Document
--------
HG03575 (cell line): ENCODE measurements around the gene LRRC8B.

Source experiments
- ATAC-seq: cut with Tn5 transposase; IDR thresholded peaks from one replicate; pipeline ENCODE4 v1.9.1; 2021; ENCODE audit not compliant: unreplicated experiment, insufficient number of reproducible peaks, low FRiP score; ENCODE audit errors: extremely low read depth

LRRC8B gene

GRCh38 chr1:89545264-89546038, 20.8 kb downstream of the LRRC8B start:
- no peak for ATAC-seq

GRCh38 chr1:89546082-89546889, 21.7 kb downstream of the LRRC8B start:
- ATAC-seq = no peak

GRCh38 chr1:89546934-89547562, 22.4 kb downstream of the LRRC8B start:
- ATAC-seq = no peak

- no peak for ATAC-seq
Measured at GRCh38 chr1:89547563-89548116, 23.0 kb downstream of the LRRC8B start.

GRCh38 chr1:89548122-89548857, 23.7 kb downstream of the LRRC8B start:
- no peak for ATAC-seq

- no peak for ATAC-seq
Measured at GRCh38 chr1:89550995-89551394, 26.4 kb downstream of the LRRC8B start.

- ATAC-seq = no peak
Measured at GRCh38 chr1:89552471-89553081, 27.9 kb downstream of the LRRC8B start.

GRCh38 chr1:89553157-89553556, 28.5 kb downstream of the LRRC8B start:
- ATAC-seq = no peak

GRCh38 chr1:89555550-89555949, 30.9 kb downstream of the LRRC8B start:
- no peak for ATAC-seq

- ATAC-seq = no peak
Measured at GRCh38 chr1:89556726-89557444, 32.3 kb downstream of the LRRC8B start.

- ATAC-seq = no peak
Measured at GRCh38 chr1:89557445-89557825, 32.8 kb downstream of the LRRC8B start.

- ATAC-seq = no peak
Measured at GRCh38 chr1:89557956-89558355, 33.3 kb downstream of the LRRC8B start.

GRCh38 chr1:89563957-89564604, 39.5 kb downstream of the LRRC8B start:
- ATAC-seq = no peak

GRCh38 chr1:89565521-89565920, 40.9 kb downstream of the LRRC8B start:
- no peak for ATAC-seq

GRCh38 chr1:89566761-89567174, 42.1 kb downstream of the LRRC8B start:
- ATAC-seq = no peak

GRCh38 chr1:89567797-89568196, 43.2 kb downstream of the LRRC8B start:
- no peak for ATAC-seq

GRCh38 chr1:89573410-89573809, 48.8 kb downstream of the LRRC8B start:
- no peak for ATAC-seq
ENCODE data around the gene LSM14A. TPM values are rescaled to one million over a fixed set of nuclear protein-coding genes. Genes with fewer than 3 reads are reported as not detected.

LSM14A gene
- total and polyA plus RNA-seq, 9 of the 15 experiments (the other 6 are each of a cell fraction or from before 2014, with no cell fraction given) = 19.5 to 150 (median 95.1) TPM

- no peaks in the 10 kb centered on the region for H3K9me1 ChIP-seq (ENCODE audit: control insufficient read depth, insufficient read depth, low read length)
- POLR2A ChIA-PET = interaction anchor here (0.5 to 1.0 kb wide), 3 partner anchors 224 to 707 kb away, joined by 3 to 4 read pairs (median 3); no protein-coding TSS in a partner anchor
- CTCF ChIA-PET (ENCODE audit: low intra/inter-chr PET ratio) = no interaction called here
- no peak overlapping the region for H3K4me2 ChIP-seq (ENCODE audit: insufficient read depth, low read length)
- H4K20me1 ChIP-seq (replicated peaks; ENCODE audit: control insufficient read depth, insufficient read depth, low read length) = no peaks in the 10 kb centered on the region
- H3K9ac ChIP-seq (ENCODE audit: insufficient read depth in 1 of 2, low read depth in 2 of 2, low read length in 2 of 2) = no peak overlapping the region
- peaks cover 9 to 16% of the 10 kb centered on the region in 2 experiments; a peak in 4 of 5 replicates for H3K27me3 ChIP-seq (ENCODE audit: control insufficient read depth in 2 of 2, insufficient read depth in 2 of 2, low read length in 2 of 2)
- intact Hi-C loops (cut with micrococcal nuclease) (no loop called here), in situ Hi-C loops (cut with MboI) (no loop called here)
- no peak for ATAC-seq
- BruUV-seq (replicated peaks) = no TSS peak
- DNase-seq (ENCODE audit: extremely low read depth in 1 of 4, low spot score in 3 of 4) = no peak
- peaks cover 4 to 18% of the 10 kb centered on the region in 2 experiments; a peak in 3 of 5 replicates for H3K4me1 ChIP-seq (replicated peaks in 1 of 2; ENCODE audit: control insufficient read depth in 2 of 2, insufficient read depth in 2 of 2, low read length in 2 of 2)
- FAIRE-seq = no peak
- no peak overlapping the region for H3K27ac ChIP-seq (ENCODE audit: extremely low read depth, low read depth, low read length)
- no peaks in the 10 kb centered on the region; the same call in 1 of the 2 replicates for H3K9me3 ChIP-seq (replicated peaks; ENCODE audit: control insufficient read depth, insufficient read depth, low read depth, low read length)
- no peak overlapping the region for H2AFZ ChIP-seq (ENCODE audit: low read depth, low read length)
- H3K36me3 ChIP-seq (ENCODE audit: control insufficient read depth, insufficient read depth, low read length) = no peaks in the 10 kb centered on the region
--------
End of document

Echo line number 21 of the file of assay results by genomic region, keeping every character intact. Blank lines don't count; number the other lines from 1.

GRCh38 chr1:89555550-89555949, 30.9 kb downstream of the LRRC8B start: